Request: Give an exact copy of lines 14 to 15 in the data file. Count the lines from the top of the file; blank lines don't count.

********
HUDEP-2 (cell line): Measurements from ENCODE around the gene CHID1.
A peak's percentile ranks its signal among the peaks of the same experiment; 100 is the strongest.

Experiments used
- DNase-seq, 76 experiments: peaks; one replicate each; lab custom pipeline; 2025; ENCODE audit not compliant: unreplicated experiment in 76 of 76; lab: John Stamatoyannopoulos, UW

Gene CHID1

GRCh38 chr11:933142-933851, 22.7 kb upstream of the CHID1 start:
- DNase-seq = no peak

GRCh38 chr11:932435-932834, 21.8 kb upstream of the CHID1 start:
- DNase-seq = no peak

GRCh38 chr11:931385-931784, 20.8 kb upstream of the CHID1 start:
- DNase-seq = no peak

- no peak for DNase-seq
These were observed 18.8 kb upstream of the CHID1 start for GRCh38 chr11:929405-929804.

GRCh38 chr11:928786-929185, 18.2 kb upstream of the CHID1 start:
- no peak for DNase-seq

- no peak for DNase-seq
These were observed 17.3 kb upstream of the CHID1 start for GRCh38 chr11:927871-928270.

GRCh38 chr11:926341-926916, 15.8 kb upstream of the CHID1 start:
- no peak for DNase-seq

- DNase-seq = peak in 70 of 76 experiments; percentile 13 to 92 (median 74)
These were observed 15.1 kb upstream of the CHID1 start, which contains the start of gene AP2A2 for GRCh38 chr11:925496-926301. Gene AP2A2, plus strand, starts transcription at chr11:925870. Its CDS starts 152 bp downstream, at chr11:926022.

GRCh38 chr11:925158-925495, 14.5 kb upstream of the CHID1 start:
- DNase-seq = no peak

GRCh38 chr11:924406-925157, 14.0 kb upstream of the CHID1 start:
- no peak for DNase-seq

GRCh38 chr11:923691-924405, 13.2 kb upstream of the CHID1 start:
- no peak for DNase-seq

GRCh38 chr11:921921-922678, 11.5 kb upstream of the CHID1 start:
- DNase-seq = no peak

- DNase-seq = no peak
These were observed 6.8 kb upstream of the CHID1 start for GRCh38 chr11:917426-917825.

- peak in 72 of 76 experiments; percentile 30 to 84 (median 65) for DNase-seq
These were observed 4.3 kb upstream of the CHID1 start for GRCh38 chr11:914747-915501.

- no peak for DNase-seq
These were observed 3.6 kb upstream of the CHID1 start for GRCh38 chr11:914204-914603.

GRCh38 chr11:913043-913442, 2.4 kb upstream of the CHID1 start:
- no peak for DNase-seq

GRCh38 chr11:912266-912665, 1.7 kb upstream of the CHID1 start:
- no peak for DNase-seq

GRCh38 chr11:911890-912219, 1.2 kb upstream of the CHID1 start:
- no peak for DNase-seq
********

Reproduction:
GRCh38 chr11:928786-929185, 18.2 kb upstream of the CHID1 start:
- no peak for DNase-seq